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All the Perl that's Practical to Extract and Report

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  • ... because there are perfectly legitimate reasons to want to send mail anonymously or from a throw-away account. For example, I might want to send mail to a corporation criticising their customer service, but not want them to have my real address anywhere on file. Or I might want to ask a question about my embarrassing disease on a mailing list. Or a question about an area I'm meant to be an expert in, and I'm afraid my employer might fire me if they find my post in the list archives.

    No, the way to stop spam seems to me to be to make it too expensive to send. I don't mean too expensive in terms of money, but in terms of computer resources and time. Which, of course, boils down to money really. Using a scheme like hash-cash, senders' machines can be made to solve a puzzle involving some Hard Sums before they are permitted to send mail. If the puzzle takes 30 seconds to solve, that's sufficient. I don't care if my individual messages are delayed that long. A spammer will care though, because if it takes 30 seconds to solve the puzzle required for each recipient, they're limited to sending just 2800 messages a day, rather than the tens of thousands they send an hour now.

    This won't break mailing lists either, because all legitimate mailing lists are opt-in. So the user knows to expect bulk email (SOLICITED bulk email) from that source, and can exempt it from having to do the Hard Sums. Because all legitimate mailing lists are *confirmed* opt-in, the confirmation message could say something like "you need to add FOO to your whitelist. When you've done that, do BAR to confirm your subscription". People who don't exempt the list from the challenge/response system should get a single message telling them that they've screwed up, and then have their list membership suspended.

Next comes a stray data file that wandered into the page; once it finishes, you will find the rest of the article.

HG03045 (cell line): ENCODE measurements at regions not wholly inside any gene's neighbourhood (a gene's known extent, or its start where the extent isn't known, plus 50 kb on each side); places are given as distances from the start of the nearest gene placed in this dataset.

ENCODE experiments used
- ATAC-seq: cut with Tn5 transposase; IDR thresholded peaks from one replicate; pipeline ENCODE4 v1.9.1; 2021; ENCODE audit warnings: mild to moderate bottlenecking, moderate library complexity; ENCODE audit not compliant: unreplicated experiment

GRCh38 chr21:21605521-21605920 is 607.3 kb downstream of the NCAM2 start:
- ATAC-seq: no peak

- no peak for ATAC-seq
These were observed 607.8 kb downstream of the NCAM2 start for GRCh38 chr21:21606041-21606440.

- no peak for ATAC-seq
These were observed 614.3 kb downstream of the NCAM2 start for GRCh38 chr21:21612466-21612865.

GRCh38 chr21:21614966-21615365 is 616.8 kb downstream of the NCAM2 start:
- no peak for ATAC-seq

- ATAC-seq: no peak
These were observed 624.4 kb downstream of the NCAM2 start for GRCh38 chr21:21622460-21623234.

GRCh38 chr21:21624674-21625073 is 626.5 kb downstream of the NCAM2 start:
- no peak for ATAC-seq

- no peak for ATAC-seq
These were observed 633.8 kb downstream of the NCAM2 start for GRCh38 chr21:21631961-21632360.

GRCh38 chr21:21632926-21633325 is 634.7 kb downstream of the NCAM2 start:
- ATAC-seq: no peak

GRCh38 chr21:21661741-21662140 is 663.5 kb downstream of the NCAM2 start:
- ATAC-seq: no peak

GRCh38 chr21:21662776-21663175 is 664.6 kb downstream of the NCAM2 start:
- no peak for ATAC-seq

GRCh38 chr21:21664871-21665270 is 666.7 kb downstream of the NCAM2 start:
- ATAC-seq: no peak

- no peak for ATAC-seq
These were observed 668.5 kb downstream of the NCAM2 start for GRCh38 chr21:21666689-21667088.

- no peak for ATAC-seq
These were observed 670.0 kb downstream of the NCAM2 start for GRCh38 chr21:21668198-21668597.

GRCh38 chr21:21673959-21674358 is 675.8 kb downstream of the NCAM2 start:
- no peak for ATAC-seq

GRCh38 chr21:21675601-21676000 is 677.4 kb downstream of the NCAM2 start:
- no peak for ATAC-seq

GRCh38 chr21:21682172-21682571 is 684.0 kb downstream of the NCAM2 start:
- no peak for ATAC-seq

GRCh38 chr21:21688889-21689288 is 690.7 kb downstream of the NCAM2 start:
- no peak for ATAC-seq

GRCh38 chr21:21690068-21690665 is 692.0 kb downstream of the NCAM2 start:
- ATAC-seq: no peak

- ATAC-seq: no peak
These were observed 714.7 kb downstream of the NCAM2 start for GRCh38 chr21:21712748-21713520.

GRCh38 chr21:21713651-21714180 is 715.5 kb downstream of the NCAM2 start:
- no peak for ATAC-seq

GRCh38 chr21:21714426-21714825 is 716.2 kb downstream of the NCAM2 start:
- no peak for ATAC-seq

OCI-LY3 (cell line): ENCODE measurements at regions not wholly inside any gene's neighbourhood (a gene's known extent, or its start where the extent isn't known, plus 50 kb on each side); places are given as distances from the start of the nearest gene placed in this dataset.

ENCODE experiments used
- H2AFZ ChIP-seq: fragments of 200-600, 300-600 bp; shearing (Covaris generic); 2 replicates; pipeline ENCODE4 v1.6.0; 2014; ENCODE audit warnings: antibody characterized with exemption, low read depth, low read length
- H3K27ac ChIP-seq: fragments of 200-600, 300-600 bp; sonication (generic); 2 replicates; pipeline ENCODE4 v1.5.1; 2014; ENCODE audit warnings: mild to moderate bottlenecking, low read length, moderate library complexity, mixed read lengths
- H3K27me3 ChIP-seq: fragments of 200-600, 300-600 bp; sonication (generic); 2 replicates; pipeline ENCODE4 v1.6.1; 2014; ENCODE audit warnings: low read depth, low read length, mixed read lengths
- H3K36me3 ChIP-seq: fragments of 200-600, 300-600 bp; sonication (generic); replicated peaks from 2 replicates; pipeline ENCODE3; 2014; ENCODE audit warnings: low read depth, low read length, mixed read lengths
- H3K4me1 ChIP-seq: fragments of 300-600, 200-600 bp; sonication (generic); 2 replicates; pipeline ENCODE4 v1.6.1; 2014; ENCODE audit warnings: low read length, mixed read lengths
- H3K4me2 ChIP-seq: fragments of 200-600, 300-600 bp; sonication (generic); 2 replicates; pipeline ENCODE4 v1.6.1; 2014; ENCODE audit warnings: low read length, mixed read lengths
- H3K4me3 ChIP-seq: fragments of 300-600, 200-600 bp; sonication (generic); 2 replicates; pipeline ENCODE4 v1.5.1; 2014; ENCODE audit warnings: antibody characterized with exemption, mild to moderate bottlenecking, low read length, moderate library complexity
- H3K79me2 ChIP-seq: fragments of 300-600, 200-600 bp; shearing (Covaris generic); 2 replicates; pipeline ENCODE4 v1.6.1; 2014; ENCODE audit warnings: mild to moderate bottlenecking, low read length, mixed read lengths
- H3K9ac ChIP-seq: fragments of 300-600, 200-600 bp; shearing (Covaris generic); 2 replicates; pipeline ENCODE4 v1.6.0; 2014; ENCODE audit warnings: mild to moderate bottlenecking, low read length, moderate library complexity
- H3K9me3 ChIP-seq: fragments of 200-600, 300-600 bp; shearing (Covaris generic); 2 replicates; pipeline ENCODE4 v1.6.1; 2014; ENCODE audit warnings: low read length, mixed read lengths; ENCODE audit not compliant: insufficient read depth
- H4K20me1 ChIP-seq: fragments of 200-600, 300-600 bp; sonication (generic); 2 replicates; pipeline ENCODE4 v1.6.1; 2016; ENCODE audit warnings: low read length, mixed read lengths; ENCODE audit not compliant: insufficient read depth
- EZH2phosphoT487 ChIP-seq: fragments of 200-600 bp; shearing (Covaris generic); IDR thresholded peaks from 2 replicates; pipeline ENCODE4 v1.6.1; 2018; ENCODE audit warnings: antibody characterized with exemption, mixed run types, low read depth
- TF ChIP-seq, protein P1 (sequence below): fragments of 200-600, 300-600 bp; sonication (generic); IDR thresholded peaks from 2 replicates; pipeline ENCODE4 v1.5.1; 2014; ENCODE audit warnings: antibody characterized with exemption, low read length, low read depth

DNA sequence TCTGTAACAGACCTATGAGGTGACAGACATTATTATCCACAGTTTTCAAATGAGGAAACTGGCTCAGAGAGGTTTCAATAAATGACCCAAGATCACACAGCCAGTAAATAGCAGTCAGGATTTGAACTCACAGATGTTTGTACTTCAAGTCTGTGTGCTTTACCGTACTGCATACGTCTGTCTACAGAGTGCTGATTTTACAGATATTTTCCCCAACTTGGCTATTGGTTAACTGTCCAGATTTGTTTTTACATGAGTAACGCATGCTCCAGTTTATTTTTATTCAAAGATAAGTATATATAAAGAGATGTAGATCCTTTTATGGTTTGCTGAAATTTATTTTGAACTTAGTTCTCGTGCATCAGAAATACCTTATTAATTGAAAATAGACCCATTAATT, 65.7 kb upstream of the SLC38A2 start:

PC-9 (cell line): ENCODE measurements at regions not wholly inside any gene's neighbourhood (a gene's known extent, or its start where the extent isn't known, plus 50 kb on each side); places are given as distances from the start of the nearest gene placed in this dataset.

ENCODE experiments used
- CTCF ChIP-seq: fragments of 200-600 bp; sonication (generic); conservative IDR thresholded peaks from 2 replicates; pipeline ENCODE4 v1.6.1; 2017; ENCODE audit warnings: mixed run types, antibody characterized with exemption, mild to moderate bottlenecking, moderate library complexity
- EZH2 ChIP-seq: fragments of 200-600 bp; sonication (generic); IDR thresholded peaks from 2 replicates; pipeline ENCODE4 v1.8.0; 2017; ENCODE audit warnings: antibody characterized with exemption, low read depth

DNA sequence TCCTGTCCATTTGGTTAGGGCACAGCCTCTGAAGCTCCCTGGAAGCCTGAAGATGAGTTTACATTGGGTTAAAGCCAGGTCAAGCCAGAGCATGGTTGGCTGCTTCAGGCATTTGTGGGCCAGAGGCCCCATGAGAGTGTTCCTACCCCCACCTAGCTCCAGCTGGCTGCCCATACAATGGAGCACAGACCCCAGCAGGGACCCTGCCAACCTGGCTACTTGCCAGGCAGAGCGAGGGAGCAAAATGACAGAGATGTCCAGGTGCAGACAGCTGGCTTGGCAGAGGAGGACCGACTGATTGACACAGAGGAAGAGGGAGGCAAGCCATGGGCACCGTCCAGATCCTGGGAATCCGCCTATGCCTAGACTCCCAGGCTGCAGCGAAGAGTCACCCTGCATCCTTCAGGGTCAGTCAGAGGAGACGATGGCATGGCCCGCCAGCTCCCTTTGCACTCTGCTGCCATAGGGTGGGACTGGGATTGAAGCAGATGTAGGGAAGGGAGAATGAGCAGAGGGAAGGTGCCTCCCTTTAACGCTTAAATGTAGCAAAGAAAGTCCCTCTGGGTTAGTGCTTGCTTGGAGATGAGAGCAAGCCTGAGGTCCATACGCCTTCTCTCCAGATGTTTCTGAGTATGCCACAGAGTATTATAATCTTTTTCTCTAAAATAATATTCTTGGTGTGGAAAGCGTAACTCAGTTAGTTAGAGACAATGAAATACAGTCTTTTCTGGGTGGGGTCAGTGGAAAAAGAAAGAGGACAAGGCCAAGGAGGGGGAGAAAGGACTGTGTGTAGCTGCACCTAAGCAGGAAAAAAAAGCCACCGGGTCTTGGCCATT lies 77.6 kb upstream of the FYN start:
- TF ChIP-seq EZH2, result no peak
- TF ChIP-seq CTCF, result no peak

This does of course require support in software - on the server and in clients - for it to gain mass acceptance, but while that's a big problem, it's not insurmountable.

    There's still the issue of spammers using hordes of zombie machines to send their spam, rather than bulk-mailing it themselves. Spammers won't care about the victims of their worms and viruses having to expend cycles. I favour making it illegal to use a computer in an irresponsible manner, just like it's illegal to use a car or a gun irresponsibly. Once a few hundred ignorant users have been locked up to become Bubba's Prison Fucktoy pour encourager les autres expect to see the number of virus and worm infestations plummet.

    • Calculating the signature wouldn't be a difficult problem that takes 30 seconds to calculate. But it would slow sending email down a little. An important feature of the system would have to be that something is calculated for every single recipient address. Also, there would have to be a mechanism that prevents calculating the signatures in advance. Perhaps the receiving servers sends a nonce that must be included in the signature.
      • The hashcash FAQ is here [].
        • I was thinking about using something similar for the authentication of sending to recipients. One lack of that scheme is that it doesn't include the sender in the calculation. It still allows forging the sender address. I was also thinking about having the receiving server send a nonce that need to be included in the calculation. This makes it difficult to precomputer

          One reason to put the authentication in the SMTP protcol is that the sender and recipient addresses are well defined there. Email clie

    • This won't break mailing lists either, because all legitimate mailing lists are opt-in. So the user knows to expect bulk email (SOLICITED bulk email) from that source, and can exempt it from having to do the Hard Sums.

      And if I fake being the mailing list sender?

      I don't know what the answer is (I'm not sure if there is "an answer" or even a set of services which together might be "the answer") to fixing email, but for a Hard Sum to work, those machines/addresses which are exempted need to be authentica

      • Not sure how you'd authenticate listservs - by ensuring that the sender is one of a known set of IPs, perhaps.

        I don't have a problem with authentication if there is an anonymous alternative which is at least as widely available. However, getting Hard Sums widely implemented strikes me as being easier than getting a world-wide trust relationship and authentication scheme working. For one reason why that's such a difficult problem, look at who is one of the supposedly trustworthy CAs for SSL certificates.